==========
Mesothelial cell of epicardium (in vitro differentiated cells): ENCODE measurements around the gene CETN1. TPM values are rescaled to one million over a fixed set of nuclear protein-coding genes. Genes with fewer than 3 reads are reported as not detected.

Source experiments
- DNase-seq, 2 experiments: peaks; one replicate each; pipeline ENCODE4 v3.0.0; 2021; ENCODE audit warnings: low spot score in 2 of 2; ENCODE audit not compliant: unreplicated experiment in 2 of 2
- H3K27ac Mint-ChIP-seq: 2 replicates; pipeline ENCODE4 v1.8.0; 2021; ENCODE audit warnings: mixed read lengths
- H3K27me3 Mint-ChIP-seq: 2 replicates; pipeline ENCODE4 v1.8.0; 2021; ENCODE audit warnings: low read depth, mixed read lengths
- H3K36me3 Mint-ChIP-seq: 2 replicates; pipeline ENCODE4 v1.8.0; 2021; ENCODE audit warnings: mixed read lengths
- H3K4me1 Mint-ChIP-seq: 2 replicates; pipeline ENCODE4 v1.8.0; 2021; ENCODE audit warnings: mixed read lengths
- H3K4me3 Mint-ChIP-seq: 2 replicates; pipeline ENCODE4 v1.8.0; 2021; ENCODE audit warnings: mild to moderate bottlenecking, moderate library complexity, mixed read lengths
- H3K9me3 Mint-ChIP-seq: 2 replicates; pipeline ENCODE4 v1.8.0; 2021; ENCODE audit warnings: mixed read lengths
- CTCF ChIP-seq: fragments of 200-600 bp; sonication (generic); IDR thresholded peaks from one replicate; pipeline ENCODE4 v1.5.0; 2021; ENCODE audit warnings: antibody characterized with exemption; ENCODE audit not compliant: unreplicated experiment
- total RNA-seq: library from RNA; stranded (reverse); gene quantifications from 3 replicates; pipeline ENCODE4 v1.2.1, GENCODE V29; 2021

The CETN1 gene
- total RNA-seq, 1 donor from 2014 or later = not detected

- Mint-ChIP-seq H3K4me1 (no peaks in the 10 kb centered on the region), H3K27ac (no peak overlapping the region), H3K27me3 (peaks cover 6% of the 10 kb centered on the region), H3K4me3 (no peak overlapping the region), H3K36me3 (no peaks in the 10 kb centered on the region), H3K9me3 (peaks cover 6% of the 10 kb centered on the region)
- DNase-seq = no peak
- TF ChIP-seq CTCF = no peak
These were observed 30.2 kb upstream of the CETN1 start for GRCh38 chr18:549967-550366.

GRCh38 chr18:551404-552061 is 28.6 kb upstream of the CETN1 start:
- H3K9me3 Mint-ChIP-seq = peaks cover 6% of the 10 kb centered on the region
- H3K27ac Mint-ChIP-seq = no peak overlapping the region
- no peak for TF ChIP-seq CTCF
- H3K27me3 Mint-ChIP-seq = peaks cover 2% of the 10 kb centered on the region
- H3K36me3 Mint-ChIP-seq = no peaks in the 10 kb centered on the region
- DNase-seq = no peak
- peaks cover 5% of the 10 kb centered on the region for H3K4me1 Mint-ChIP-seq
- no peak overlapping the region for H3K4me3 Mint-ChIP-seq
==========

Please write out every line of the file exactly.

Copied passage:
Mesothelial cell of epicardium (in vitro differentiated cells): ENCODE measurements around the gene CETN1. TPM values are rescaled to one million over a fixed set of nuclear protein-coding genes. Genes with fewer than 3 reads are reported as not detected.

Source experiments
- DNase-seq, 2 experiments: peaks; one replicate each; pipeline ENCODE4 v3.0.0; 2021; ENCODE audit warnings: low spot score in 2 of 2; ENCODE audit not compliant: unreplicated experiment in 2 of 2
- H3K27ac Mint-ChIP-seq: 2 replicates; pipeline ENCODE4 v1.8.0; 2021; ENCODE audit warnings: mixed read lengths
- H3K27me3 Mint-ChIP-seq: 2 replicates; pipeline ENCODE4 v1.8.0; 2021; ENCODE audit warnings: low read depth, mixed read lengths
- H3K36me3 Mint-ChIP-seq: 2 replicates; pipeline ENCODE4 v1.8.0; 2021; ENCODE audit warnings: mixed read lengths
- H3K4me1 Mint-ChIP-seq: 2 replicates; pipeline ENCODE4 v1.8.0; 2021; ENCODE audit warnings: mixed read lengths
- H3K4me3 Mint-ChIP-seq: 2 replicates; pipeline ENCODE4 v1.8.0; 2021; ENCODE audit warnings: mild to moderate bottlenecking, moderate library complexity, mixed read lengths
- H3K9me3 Mint-ChIP-seq: 2 replicates; pipeline ENCODE4 v1.8.0; 2021; ENCODE audit warnings: mixed read lengths
- CTCF ChIP-seq: fragments of 200-600 bp; sonication (generic); IDR thresholded peaks from one replicate; pipeline ENCODE4 v1.5.0; 2021; ENCODE audit warnings: antibody characterized with exemption; ENCODE audit not compliant: unreplicated experiment
- total RNA-seq: library from RNA; stranded (reverse); gene quantifications from 3 replicates; pipeline ENCODE4 v1.2.1, GENCODE V29; 2021

The CETN1 gene
- total RNA-seq, 1 donor from 2014 or later = not detected

- Mint-ChIP-seq H3K4me1 (no peaks in the 10 kb centered on the region), H3K27ac (no peak overlapping the region), H3K27me3 (peaks cover 6% of the 10 kb centered on the region), H3K4me3 (no peak overlapping the region), H3K36me3 (no peaks in the 10 kb centered on the region), H3K9me3 (peaks cover 6% of the 10 kb centered on the region)
- DNase-seq = no peak
- TF ChIP-seq CTCF = no peak
These were observed 30.2 kb upstream of the CETN1 start for GRCh38 chr18:549967-550366.

GRCh38 chr18:551404-552061 is 28.6 kb upstream of the CETN1 start:
- H3K9me3 Mint-ChIP-seq = peaks cover 6% of the 10 kb centered on the region
- H3K27ac Mint-ChIP-seq = no peak overlapping the region
- no peak for TF ChIP-seq CTCF
- H3K27me3 Mint-ChIP-seq = peaks cover 2% of the 10 kb centered on the region
- H3K36me3 Mint-ChIP-seq = no peaks in the 10 kb centered on the region
- DNase-seq = no peak
- peaks cover 5% of the 10 kb centered on the region for H3K4me1 Mint-ChIP-seq
- no peak overlapping the region for H3K4me3 Mint-ChIP-seq